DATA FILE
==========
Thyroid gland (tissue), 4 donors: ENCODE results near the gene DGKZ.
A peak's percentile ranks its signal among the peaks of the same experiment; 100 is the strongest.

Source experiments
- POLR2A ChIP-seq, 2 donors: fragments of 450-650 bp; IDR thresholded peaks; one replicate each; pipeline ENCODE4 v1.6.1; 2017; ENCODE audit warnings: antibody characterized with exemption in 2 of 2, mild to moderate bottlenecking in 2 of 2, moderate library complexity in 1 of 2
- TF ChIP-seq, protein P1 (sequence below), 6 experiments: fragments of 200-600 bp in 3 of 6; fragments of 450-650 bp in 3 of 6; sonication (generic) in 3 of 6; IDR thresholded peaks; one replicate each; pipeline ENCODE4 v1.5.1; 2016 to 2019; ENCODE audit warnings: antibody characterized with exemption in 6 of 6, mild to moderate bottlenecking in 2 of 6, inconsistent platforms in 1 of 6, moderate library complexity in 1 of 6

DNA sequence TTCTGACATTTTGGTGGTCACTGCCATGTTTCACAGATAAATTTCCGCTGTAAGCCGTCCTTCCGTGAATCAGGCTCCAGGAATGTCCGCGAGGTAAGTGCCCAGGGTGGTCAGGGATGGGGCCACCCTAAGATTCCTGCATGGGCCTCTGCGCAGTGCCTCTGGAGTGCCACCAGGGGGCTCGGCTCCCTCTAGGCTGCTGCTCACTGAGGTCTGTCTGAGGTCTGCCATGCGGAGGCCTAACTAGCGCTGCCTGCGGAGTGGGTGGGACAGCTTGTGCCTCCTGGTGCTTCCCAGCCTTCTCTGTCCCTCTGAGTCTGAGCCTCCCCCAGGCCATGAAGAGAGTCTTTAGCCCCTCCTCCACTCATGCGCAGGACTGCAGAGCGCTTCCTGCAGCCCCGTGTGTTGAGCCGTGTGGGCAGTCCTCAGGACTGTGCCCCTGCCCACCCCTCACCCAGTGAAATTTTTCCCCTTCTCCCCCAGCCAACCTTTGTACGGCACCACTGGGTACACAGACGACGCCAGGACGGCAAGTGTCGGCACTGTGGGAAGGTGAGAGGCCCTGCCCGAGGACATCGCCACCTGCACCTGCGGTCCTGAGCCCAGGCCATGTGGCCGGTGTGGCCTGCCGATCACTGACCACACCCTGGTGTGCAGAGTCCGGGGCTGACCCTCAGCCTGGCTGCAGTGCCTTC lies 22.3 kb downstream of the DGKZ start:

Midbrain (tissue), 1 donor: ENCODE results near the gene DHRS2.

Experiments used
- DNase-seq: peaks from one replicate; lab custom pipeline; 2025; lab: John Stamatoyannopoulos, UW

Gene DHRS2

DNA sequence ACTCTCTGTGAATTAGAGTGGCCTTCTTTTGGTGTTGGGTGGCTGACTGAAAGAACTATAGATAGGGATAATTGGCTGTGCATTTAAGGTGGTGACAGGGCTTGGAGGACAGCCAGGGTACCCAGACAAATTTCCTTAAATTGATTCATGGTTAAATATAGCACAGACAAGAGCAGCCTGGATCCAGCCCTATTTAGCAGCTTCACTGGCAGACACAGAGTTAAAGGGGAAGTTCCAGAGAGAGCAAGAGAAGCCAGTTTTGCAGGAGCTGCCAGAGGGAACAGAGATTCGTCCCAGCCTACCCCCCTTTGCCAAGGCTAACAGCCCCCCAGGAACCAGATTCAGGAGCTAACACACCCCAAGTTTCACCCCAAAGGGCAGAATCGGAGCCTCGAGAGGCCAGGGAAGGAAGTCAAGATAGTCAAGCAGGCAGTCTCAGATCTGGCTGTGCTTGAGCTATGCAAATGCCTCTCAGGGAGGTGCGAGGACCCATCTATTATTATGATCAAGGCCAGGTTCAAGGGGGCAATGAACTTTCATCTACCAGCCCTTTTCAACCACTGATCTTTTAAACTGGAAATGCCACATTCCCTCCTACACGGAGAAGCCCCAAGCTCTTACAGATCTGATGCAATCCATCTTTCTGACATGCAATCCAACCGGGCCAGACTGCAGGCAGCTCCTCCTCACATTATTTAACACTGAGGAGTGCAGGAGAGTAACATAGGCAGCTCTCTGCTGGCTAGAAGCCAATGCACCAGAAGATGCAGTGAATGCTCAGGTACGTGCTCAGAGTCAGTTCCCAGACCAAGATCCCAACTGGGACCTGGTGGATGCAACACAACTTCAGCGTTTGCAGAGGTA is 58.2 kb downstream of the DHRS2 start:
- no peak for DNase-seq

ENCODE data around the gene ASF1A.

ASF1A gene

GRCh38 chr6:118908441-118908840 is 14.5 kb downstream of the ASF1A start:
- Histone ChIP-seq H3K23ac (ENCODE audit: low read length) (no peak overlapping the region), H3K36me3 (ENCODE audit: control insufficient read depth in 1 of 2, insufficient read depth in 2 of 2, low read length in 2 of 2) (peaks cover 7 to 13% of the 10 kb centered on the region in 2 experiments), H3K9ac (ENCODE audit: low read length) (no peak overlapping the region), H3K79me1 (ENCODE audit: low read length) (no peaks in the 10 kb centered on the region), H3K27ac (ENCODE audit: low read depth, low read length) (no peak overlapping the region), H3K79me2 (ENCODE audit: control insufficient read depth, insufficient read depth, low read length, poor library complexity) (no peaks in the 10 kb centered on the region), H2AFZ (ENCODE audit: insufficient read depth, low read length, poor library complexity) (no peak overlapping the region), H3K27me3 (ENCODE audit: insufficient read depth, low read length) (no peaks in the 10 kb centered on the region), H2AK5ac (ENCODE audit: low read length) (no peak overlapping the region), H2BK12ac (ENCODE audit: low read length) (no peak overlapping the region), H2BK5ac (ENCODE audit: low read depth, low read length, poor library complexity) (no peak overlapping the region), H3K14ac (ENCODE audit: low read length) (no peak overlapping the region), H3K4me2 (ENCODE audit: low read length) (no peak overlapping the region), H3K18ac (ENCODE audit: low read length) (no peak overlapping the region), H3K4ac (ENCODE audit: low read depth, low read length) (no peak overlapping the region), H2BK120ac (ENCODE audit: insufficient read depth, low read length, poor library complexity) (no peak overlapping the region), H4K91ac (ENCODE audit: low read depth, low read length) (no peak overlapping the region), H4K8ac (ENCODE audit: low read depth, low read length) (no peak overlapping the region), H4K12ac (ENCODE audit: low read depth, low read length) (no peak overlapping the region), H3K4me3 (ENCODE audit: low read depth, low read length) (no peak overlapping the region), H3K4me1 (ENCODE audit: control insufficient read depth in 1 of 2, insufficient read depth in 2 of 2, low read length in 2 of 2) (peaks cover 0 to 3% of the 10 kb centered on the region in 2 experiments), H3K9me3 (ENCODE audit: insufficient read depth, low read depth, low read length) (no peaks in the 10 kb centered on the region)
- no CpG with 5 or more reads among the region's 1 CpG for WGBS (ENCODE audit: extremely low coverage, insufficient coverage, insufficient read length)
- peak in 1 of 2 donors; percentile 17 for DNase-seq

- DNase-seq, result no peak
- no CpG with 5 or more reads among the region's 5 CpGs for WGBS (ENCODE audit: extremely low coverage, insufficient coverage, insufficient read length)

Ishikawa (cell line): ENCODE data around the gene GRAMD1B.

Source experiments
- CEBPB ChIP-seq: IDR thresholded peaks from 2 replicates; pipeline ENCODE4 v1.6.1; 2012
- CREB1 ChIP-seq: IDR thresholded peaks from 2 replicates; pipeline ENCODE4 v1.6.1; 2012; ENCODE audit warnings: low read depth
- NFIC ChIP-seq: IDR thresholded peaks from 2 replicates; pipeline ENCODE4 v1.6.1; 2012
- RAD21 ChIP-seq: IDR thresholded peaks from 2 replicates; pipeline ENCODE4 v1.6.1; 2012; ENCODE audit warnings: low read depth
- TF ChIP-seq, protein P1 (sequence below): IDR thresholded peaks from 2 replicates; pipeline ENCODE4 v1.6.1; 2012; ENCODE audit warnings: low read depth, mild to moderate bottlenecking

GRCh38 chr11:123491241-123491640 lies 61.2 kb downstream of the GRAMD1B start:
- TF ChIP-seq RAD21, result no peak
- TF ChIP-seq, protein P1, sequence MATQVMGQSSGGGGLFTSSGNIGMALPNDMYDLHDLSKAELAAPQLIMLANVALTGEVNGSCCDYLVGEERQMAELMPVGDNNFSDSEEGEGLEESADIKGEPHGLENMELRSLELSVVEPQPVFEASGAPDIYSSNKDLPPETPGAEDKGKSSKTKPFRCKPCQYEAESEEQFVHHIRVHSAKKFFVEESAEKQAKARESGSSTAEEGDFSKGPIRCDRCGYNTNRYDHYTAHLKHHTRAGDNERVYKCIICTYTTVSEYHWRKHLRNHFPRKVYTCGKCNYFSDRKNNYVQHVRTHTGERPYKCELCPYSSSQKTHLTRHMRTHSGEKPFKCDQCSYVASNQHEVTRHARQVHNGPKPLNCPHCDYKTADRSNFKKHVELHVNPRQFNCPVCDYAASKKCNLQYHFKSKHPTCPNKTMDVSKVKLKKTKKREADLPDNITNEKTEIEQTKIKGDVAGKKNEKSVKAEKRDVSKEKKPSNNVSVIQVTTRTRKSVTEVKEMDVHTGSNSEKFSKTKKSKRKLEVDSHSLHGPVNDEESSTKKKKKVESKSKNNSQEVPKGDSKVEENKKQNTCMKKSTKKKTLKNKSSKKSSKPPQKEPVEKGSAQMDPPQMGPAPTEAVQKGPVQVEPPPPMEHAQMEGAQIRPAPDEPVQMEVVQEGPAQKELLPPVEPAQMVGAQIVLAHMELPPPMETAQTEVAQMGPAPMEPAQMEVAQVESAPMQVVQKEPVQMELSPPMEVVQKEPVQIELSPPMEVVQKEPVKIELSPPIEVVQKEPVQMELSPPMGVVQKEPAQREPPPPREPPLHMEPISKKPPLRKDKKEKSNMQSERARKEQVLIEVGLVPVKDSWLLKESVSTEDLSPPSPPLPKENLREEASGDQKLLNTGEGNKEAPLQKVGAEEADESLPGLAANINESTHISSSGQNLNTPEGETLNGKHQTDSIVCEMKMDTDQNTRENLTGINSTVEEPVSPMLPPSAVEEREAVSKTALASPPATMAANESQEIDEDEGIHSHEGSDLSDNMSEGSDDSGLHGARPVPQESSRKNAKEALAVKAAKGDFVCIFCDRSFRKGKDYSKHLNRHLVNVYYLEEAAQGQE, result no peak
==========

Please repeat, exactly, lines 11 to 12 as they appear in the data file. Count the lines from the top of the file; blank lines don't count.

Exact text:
DNA sequence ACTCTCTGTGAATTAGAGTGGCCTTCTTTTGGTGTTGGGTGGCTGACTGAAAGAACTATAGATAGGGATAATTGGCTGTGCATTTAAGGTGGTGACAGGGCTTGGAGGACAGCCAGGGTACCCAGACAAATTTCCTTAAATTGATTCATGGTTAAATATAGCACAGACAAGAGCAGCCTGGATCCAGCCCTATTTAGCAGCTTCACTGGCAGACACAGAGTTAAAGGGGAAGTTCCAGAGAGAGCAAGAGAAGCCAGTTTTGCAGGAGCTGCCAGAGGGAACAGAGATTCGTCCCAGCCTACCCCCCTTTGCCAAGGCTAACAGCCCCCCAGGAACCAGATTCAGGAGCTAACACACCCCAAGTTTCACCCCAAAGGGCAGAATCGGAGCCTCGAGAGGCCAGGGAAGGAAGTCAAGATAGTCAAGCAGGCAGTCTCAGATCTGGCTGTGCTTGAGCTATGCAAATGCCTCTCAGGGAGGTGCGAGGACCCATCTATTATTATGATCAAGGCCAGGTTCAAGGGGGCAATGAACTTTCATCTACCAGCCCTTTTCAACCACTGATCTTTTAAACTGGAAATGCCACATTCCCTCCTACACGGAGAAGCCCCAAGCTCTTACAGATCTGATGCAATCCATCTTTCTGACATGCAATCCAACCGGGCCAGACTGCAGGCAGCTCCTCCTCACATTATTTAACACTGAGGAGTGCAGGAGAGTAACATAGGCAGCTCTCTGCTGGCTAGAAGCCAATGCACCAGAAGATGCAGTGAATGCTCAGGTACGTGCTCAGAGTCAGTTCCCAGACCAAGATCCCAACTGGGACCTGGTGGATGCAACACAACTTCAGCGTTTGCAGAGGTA is 58.2 kb downstream of the DHRS2 start:
- no peak for DNase-seq